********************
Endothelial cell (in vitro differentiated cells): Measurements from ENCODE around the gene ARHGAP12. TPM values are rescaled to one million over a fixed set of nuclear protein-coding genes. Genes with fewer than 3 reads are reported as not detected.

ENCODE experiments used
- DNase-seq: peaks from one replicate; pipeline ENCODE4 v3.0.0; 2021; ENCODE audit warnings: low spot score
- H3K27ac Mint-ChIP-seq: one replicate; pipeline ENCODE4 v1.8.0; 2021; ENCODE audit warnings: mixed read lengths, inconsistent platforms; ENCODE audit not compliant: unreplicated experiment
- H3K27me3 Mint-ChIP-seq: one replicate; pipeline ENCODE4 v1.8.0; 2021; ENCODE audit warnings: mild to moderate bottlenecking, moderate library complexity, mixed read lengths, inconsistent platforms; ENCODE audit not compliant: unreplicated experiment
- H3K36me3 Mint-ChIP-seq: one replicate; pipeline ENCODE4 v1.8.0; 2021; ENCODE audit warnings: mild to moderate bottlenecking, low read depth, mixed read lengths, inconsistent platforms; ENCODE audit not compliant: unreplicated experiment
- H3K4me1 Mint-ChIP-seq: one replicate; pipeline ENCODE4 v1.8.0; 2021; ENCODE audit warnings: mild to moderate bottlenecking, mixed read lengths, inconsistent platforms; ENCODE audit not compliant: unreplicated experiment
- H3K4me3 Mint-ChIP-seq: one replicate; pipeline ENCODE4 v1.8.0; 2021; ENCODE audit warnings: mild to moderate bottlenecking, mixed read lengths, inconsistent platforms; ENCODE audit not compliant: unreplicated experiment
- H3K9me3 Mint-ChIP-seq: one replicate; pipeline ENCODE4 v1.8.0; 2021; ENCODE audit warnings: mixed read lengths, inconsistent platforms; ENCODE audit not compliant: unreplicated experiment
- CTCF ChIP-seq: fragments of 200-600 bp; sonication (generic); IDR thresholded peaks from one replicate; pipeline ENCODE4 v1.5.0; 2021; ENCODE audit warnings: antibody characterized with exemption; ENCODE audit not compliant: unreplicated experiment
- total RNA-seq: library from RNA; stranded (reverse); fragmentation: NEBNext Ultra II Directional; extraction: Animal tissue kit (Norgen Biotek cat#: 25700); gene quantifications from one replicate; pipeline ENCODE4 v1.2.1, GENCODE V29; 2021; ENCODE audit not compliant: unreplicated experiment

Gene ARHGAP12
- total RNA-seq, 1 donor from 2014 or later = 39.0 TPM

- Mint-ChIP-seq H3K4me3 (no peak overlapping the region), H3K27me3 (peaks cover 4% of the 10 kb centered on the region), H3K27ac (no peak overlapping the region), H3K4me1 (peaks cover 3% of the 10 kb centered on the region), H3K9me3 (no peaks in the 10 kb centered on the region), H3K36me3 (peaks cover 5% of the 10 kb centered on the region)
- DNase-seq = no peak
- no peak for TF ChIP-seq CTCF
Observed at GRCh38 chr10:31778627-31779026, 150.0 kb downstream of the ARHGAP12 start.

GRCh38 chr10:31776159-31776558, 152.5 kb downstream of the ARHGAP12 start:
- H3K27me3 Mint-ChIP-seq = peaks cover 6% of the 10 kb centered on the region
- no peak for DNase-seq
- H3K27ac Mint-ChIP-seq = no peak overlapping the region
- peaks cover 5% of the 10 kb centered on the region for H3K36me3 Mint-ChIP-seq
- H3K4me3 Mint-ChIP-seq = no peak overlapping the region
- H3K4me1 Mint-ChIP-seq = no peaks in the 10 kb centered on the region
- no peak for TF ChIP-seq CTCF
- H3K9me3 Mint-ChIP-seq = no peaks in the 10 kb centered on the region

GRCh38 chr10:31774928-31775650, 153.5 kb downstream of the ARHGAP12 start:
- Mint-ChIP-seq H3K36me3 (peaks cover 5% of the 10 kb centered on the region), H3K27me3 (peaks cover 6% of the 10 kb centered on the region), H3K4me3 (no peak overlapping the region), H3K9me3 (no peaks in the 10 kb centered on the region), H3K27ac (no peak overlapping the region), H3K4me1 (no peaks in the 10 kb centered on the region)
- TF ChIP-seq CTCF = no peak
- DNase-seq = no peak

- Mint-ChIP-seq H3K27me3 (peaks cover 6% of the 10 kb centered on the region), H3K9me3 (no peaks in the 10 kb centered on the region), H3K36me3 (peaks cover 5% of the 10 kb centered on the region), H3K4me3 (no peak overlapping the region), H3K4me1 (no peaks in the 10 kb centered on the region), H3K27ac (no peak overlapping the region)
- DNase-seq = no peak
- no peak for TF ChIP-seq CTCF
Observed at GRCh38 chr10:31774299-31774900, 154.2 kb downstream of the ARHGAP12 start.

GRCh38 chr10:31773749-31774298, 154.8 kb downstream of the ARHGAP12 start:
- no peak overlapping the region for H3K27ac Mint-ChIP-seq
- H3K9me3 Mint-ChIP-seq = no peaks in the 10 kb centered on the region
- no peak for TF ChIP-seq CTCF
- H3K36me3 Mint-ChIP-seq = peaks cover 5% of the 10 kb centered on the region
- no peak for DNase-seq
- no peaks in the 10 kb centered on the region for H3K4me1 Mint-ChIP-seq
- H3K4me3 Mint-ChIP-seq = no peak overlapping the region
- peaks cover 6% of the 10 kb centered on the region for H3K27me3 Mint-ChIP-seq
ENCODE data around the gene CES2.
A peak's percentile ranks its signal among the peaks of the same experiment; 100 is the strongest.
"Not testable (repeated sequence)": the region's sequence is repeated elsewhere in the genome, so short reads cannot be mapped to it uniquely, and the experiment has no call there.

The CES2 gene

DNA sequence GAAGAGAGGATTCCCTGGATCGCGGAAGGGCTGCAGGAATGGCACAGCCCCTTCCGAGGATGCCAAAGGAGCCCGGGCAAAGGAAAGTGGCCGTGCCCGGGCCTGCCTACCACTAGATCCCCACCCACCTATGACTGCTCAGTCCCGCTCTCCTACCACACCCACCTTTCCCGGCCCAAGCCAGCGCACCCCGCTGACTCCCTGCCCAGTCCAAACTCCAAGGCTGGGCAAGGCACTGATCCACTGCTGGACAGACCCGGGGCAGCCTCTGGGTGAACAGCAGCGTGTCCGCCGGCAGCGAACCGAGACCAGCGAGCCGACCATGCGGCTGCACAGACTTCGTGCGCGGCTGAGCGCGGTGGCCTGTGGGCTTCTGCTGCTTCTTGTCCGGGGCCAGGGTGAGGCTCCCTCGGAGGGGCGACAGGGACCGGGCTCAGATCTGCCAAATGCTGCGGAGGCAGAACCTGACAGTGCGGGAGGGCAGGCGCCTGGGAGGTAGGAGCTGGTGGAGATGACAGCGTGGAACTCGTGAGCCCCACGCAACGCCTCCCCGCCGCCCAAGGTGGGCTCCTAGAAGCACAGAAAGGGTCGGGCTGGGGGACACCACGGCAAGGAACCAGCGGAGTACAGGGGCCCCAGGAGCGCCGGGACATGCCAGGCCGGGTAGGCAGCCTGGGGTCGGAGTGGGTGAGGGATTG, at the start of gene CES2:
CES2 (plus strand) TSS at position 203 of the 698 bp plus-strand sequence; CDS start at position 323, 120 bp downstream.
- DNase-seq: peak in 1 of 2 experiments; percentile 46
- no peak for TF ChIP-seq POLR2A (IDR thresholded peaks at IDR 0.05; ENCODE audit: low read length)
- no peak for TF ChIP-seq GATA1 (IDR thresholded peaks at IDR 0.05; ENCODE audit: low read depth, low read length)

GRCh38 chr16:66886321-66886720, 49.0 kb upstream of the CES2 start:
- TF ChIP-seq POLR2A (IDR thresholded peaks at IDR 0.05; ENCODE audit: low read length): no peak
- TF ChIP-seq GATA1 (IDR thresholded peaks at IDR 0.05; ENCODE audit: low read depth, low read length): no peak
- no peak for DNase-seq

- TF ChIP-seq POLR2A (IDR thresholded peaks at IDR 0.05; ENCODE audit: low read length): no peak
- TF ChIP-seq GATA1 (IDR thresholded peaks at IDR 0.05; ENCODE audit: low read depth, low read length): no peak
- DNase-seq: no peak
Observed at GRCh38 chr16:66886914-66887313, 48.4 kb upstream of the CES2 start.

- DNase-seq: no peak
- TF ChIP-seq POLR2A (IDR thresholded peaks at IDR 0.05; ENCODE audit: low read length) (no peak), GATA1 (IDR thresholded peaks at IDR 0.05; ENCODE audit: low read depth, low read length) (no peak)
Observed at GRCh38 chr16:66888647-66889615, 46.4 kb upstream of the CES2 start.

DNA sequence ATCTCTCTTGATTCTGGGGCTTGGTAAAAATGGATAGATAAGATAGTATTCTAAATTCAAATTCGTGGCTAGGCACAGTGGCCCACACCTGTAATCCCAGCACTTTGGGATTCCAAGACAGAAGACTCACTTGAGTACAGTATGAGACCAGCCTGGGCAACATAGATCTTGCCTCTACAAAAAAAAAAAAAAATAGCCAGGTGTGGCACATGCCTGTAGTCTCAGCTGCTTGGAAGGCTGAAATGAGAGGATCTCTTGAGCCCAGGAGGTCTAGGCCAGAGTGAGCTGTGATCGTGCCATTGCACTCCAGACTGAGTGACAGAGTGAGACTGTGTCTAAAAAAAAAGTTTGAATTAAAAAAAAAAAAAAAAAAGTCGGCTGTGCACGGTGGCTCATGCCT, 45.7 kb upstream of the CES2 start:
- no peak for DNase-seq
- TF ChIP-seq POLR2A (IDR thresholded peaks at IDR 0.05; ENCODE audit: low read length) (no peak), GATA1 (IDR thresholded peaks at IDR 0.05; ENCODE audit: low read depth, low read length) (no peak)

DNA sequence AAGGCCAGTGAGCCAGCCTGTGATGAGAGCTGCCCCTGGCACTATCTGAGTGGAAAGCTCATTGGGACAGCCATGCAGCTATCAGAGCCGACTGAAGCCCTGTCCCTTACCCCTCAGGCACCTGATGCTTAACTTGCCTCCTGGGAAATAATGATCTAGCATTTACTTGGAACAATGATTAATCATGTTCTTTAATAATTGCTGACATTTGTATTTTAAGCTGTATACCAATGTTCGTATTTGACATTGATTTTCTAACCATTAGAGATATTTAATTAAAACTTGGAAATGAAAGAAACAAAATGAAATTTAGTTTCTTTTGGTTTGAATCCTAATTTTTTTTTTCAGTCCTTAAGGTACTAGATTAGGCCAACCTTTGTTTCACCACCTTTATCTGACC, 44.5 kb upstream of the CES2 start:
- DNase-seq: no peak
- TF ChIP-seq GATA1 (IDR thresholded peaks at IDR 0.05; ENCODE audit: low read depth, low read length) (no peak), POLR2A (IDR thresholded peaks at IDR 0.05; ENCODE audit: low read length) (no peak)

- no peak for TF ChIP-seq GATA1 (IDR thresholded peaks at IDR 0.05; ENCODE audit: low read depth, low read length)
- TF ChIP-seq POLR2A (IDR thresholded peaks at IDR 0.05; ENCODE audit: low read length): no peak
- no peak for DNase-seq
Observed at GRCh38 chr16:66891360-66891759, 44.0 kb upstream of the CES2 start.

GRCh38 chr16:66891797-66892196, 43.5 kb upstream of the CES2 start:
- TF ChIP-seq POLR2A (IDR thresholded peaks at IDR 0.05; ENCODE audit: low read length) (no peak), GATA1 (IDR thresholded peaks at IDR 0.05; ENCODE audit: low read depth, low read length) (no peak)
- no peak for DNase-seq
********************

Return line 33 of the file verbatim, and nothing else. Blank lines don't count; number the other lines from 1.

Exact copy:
- no peak for TF ChIP-seq CTCF